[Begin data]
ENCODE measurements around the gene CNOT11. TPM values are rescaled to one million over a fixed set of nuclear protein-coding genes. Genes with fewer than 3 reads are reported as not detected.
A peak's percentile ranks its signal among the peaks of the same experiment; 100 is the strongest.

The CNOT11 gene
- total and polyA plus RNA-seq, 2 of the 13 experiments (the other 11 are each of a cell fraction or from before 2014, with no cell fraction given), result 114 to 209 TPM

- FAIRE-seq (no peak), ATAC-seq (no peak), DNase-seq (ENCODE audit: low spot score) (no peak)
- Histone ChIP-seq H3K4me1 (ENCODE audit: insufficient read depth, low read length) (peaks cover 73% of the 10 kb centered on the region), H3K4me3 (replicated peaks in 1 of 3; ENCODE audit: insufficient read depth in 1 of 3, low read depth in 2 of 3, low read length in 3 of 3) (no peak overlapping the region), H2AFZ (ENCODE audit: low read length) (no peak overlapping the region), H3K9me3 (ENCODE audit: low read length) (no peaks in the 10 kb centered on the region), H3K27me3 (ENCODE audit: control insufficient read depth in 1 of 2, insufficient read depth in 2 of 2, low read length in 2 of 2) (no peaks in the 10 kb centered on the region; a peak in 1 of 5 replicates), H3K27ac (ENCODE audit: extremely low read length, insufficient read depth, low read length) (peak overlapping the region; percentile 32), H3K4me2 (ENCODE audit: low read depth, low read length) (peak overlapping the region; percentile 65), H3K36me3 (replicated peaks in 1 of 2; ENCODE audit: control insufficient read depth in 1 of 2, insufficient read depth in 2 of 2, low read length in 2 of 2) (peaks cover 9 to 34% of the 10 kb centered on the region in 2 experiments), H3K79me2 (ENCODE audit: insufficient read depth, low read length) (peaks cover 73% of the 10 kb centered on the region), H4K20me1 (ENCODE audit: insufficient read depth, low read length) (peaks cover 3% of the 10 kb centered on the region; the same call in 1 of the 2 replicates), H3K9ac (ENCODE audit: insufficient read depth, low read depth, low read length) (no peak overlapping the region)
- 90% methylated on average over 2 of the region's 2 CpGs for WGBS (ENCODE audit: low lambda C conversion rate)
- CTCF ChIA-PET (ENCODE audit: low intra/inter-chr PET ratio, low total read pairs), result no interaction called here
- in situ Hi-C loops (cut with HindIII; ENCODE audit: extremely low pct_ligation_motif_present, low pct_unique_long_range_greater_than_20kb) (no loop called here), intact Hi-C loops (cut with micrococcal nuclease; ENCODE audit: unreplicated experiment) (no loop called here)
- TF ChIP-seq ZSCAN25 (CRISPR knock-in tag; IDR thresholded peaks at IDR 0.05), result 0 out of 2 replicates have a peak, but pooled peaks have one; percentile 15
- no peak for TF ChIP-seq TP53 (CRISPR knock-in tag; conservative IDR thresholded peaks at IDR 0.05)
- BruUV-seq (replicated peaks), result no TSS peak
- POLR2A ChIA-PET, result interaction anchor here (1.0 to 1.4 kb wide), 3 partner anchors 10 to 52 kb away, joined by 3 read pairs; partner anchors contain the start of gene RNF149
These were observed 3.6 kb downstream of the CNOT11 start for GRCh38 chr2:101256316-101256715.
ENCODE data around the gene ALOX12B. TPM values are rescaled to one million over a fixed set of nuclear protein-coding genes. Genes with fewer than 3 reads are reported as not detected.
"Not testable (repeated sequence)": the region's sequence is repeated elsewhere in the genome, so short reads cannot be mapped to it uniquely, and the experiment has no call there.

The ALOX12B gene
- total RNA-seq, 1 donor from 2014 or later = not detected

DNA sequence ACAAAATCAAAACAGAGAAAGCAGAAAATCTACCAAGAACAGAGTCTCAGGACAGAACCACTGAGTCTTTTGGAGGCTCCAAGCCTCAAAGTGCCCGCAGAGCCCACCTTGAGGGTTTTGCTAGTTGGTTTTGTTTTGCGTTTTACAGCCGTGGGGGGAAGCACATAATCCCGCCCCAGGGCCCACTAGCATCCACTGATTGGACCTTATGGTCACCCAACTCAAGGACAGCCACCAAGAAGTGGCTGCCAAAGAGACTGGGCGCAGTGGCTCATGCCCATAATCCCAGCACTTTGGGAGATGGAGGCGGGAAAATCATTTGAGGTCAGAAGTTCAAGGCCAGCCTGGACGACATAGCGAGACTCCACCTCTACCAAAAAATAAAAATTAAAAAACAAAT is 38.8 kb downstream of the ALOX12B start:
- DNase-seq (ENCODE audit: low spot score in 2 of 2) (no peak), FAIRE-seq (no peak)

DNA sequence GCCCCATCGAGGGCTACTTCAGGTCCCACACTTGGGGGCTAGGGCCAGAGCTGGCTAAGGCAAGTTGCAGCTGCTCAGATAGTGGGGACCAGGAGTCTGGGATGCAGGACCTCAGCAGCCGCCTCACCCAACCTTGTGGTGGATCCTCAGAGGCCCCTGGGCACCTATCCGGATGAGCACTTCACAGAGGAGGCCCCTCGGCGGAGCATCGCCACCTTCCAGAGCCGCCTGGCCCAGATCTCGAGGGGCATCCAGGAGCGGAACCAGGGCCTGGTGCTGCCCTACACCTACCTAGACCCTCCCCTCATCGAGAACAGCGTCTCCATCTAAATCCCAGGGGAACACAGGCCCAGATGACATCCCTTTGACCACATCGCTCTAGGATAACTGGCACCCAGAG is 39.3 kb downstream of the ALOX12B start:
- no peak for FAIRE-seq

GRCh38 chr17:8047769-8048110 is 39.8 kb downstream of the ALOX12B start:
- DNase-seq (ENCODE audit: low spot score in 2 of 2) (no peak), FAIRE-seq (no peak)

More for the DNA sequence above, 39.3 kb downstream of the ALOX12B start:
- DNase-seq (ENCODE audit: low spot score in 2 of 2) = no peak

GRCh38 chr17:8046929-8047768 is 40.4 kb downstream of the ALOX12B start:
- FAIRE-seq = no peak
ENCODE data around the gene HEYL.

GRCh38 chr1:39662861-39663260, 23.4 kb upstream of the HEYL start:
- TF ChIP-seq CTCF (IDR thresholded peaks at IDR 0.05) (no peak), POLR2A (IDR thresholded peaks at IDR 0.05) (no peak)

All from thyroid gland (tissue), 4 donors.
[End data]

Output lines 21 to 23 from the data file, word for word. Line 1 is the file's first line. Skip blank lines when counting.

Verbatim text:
DNA sequence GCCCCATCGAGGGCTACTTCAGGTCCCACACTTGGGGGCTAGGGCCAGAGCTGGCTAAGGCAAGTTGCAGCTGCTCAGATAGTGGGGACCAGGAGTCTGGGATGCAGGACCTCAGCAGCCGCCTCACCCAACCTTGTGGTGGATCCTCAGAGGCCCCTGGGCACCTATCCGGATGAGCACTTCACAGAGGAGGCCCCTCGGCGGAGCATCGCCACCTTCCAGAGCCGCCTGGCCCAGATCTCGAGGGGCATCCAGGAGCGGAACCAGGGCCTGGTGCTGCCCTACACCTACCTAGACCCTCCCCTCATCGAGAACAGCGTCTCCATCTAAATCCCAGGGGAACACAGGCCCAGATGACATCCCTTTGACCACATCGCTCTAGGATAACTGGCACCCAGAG is 39.3 kb downstream of the ALOX12B start:
- no peak for FAIRE-seq

GRCh38 chr17:8047769-8048110 is 39.8 kb downstream of the ALOX12B start: